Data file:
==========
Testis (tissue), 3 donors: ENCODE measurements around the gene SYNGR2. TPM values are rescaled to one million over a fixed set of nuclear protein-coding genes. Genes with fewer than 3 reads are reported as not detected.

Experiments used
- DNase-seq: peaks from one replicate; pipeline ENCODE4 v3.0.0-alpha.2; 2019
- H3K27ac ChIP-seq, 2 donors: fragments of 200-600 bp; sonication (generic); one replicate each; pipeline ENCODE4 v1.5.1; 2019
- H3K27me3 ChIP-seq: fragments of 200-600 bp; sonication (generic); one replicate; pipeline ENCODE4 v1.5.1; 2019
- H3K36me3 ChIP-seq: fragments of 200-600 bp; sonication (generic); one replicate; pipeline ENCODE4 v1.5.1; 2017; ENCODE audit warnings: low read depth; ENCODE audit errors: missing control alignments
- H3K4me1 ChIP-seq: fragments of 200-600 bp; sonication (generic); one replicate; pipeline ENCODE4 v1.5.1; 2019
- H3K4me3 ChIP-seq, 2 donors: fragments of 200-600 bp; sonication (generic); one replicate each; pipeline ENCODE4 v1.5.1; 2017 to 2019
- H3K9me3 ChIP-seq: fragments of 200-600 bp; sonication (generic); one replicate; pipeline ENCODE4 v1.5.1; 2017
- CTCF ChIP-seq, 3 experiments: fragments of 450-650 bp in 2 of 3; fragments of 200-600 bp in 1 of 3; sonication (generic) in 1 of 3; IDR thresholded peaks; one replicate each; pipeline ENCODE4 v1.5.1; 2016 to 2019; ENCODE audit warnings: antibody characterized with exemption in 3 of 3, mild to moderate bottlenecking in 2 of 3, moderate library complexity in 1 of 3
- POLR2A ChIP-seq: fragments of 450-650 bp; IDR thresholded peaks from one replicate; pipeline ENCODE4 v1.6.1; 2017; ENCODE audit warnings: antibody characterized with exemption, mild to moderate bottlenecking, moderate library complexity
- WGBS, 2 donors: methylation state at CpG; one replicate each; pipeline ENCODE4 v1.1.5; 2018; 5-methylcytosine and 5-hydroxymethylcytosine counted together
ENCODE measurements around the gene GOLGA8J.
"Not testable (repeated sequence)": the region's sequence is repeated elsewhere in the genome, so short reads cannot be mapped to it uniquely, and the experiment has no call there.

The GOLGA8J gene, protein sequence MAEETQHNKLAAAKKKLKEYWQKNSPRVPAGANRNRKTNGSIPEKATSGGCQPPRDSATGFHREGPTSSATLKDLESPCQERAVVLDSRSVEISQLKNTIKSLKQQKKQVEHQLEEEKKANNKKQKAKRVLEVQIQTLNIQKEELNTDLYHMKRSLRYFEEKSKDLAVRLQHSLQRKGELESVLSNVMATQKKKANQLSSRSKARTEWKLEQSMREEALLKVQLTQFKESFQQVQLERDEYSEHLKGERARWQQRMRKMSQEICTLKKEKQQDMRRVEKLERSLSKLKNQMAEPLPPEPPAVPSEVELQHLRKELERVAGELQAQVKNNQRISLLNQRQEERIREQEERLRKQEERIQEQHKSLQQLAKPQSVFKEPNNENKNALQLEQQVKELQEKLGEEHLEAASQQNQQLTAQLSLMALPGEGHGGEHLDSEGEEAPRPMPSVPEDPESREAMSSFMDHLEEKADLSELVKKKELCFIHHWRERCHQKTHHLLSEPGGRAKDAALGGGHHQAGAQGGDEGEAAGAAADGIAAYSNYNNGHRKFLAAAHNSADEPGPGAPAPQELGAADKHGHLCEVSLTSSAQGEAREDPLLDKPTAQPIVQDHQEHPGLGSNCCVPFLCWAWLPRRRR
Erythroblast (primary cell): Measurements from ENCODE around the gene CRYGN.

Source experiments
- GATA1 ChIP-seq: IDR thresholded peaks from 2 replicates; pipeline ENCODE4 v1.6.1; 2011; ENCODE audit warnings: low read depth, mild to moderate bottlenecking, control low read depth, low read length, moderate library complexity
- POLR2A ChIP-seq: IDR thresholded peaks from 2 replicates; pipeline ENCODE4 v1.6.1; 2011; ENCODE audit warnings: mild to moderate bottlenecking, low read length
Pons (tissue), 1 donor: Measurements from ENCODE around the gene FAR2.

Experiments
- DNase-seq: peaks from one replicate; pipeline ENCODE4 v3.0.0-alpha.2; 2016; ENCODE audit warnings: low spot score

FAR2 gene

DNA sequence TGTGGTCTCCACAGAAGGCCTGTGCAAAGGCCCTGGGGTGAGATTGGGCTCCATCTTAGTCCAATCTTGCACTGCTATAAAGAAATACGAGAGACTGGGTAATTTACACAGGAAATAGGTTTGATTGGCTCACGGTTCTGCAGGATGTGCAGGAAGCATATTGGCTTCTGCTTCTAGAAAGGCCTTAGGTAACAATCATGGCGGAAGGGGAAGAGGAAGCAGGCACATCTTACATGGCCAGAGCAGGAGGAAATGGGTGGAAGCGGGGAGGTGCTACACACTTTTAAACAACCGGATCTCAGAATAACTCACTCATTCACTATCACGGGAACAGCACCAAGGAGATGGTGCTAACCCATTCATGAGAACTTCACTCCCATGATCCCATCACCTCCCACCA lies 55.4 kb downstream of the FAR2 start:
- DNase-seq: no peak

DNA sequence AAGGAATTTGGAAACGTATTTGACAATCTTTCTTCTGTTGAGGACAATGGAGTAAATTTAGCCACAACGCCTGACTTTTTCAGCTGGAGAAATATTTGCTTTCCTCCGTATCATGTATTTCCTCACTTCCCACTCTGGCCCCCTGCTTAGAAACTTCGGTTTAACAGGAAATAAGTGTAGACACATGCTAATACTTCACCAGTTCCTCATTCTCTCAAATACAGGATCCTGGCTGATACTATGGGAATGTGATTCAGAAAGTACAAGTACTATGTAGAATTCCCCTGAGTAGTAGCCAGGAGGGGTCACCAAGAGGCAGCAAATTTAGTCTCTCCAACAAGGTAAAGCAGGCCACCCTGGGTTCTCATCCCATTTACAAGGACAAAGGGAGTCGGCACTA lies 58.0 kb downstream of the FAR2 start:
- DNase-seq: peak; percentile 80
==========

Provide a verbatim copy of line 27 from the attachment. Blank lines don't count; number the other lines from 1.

- DNase-seq: peak; percentile 80